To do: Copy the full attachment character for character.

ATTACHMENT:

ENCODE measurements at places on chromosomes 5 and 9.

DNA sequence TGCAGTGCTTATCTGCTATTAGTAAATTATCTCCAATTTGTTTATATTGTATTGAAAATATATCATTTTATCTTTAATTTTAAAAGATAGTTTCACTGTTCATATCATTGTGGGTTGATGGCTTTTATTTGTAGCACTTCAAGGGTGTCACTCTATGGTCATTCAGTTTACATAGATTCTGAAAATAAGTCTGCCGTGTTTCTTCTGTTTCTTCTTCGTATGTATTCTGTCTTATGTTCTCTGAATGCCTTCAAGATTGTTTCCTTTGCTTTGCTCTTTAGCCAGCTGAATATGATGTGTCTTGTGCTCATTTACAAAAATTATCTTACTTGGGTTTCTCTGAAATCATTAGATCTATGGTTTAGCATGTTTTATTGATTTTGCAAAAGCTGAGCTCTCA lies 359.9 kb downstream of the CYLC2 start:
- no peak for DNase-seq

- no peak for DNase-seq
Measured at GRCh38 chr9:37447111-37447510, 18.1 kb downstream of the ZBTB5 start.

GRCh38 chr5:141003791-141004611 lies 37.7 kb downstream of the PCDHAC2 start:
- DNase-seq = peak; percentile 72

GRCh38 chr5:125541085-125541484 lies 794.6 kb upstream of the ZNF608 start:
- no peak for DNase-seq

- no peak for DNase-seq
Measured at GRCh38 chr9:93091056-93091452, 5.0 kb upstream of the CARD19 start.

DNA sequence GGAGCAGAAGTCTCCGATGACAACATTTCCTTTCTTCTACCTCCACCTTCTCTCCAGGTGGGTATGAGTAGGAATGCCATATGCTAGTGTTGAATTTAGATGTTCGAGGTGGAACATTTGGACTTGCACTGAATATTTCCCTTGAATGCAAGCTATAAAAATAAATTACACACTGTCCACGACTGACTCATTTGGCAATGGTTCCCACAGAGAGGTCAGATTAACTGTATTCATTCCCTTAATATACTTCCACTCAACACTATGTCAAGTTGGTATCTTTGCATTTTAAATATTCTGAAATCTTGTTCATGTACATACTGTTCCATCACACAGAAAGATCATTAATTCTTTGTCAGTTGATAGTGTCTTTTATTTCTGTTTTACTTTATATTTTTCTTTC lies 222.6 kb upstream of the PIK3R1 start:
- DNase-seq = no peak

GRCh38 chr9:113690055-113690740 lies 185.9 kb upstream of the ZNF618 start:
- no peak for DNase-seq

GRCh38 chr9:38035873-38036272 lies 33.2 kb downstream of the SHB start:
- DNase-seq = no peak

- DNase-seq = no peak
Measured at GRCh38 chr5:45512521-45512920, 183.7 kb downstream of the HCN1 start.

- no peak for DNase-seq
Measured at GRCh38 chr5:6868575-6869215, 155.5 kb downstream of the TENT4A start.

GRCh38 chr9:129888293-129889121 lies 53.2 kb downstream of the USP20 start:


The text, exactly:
ENCODE measurements at places on chromosomes 5 and 9.

DNA sequence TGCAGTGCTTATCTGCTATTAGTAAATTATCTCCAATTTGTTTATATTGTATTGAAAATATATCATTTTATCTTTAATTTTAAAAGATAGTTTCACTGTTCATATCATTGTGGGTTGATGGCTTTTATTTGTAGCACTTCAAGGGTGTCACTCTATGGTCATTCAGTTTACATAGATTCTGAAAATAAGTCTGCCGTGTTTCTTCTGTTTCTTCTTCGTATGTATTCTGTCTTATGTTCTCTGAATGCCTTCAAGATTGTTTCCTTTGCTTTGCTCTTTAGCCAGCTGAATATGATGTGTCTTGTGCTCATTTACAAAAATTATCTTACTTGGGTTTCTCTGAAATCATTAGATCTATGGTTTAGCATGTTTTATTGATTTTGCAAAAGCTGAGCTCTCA lies 359.9 kb downstream of the CYLC2 start:
- no peak for DNase-seq

- no peak for DNase-seq
Measured at GRCh38 chr9:37447111-37447510, 18.1 kb downstream of the ZBTB5 start.

GRCh38 chr5:141003791-141004611 lies 37.7 kb downstream of the PCDHAC2 start:
- DNase-seq = peak; percentile 72

GRCh38 chr5:125541085-125541484 lies 794.6 kb upstream of the ZNF608 start:
- no peak for DNase-seq

- no peak for DNase-seq
Measured at GRCh38 chr9:93091056-93091452, 5.0 kb upstream of the CARD19 start.

DNA sequence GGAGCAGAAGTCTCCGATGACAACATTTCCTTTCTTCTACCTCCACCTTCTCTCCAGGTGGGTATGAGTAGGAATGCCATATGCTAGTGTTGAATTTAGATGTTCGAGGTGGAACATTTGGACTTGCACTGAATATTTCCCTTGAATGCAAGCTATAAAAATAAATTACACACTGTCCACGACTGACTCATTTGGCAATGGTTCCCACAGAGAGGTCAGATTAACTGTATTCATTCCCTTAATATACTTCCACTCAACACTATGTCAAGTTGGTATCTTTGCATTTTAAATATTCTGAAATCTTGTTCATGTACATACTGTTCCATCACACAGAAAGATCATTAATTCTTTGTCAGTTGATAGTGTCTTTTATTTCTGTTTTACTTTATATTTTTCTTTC lies 222.6 kb upstream of the PIK3R1 start:
- DNase-seq = no peak

GRCh38 chr9:113690055-113690740 lies 185.9 kb upstream of the ZNF618 start:
- no peak for DNase-seq

GRCh38 chr9:38035873-38036272 lies 33.2 kb downstream of the SHB start:
- DNase-seq = no peak

- DNase-seq = no peak
Measured at GRCh38 chr5:45512521-45512920, 183.7 kb downstream of the HCN1 start.

- no peak for DNase-seq
Measured at GRCh38 chr5:6868575-6869215, 155.5 kb downstream of the TENT4A start.

GRCh38 chr9:129888293-129889121 lies 53.2 kb downstream of the USP20 start: